There are all kinds of ways to fight little wars with yourself, and that was one for me. I’m trying to let up.

So, a few days later, after the eating for pleasure chat had digested in my head for a bit, I bought myself an apple tart.


Longtime readers (or people who actually know me, of which there are several who read this :D) will remember I worked at a bakery a few summers ago. I enjoyed it, though being the perfectionist I am got a little neurotic about customer service (my friend Dan, who’s a server at a restaurant, relates PERFECTLY with me about this). Anyway, I didn’t eat NEARLY enough of the wares as I should have, given the opportunity (my boss said I should know the merchandise and could try whatever). I was, I suspect, very caught up in the rules for myself I’d made in my head.

But the most popular item, one customers went gaga for and we often ran out of, was this apple tart.

So, I bought one for myself.

The bakery is walking distance from my house. I walked there and home. When I arrived home I’d call myself medium-hungry. I looked at the tart and it was GORGEOUS. And I think my initial instinct was to go, “Eat half! That is huge!” In womens’ magazines, there a lot of (maybe) well-intentioned articles about portion control. One thing I’m learning more and more is that it’s okay for things to be beneficial to some people without actually being beneficial to me. If you are trying to teach yourself portion control and splitting something in half immediately is what feels right to you, rock on. Me, I’m trying to make less rules and assumptions.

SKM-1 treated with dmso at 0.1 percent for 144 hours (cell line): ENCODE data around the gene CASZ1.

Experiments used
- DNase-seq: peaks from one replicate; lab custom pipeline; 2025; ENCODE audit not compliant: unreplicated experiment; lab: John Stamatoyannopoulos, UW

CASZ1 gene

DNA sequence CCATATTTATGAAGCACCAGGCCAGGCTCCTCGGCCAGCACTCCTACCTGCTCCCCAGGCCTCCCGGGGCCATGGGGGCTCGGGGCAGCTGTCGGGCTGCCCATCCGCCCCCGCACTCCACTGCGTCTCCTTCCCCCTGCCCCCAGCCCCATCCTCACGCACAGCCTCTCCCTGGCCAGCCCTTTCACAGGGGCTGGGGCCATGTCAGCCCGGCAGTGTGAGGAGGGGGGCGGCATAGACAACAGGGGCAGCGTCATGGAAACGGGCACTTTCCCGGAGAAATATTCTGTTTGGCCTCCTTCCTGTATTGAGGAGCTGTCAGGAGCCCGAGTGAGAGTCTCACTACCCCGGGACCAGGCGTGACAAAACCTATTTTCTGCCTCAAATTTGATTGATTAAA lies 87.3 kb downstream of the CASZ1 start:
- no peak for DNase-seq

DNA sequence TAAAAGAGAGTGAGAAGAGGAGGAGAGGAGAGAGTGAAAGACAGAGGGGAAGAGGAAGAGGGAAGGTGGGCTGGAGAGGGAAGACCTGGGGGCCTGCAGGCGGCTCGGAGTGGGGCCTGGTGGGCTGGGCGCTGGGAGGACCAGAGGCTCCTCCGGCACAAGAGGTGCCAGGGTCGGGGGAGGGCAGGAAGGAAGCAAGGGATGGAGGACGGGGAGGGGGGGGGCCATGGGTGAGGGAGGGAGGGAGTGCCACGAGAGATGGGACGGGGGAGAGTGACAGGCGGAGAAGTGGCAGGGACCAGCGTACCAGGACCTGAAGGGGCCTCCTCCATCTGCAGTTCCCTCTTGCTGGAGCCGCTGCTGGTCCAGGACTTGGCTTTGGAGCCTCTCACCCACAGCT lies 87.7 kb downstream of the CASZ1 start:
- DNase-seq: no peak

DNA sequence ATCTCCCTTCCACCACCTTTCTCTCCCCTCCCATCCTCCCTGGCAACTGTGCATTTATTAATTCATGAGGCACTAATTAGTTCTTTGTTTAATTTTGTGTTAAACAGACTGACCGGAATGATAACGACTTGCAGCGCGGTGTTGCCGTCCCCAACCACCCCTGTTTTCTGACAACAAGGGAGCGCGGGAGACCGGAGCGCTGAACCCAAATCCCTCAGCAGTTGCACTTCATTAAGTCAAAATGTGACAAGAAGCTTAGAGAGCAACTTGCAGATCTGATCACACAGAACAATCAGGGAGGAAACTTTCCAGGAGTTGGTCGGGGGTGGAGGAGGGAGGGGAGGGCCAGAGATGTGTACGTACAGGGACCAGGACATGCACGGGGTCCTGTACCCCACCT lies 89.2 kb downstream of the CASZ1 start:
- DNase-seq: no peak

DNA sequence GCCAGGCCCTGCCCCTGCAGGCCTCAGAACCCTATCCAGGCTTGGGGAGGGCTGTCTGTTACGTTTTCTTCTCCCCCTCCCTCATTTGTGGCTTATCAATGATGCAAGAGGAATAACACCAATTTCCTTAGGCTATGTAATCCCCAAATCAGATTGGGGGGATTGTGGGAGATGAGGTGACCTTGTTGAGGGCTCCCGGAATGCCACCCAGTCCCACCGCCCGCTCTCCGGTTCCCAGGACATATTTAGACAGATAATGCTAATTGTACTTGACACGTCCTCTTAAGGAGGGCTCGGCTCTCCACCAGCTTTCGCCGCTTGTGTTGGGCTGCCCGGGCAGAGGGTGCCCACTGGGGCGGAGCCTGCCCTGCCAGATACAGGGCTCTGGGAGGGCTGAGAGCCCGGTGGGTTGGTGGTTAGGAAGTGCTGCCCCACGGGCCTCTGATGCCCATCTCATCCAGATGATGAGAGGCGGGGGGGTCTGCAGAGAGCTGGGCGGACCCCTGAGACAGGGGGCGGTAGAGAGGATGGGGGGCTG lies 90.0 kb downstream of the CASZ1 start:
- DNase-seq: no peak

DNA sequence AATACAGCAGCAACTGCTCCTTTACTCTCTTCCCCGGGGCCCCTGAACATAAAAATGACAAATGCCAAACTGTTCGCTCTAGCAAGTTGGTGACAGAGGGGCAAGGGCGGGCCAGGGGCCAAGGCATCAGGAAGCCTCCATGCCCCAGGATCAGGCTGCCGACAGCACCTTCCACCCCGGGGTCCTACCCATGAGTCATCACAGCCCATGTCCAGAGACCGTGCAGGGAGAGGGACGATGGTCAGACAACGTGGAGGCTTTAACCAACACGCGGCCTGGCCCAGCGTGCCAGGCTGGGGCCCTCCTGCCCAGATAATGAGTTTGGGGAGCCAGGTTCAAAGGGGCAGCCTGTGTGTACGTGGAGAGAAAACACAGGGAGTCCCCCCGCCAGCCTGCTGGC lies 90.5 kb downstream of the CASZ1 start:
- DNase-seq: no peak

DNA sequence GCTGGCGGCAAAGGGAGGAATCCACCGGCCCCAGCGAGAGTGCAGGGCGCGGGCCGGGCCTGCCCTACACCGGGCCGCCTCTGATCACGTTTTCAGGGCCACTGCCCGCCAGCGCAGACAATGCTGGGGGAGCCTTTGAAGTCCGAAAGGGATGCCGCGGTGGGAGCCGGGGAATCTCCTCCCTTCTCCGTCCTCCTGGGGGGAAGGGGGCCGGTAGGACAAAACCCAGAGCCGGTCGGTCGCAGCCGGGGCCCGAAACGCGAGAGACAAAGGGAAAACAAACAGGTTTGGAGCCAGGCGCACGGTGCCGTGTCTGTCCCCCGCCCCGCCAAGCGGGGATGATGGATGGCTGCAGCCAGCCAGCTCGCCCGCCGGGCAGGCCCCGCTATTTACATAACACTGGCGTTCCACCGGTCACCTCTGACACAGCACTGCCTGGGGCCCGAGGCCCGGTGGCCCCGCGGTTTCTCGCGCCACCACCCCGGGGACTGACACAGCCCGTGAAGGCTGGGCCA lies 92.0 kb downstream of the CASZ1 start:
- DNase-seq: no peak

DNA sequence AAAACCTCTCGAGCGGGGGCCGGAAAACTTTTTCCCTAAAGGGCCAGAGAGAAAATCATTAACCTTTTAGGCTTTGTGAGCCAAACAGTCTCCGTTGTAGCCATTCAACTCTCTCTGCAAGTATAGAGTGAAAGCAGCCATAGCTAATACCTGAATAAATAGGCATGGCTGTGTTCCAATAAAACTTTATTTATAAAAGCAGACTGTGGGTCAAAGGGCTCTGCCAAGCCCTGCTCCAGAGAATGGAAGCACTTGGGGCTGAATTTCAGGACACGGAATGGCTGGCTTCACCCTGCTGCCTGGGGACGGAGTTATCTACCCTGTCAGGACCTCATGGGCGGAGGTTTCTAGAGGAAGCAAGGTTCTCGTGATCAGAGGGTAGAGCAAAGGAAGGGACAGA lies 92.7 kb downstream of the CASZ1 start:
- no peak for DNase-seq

So I started eating and damn it’s good.


Really thick, crunchy, satisfyingly buttery pastry. Perfect, not too-thick, not-too-sweet pastry cream. Exquisitely sliced tart apple dusted with cinnamon.

I paid attention to what I was eating. I ate more than half, but not a lot more. It was pleasure eating and it was nourishment at the same time. That’s rad, guys! I’m aiming for more of this.


And when you set a tone in one area of your life, it can set positive tones in the other ones. I took another walk (it was a beautiful day, the first in a string that is ENDING based on the horrific forecast for our area).

And in the spirit of slowing down and not making rules and doing things for pleasure, I said this would be a leisurely, picture-taking, don’t-have-to-finish-the-whole-loop-if-you-don’t-want-to walk.

DSC02333  DSC02335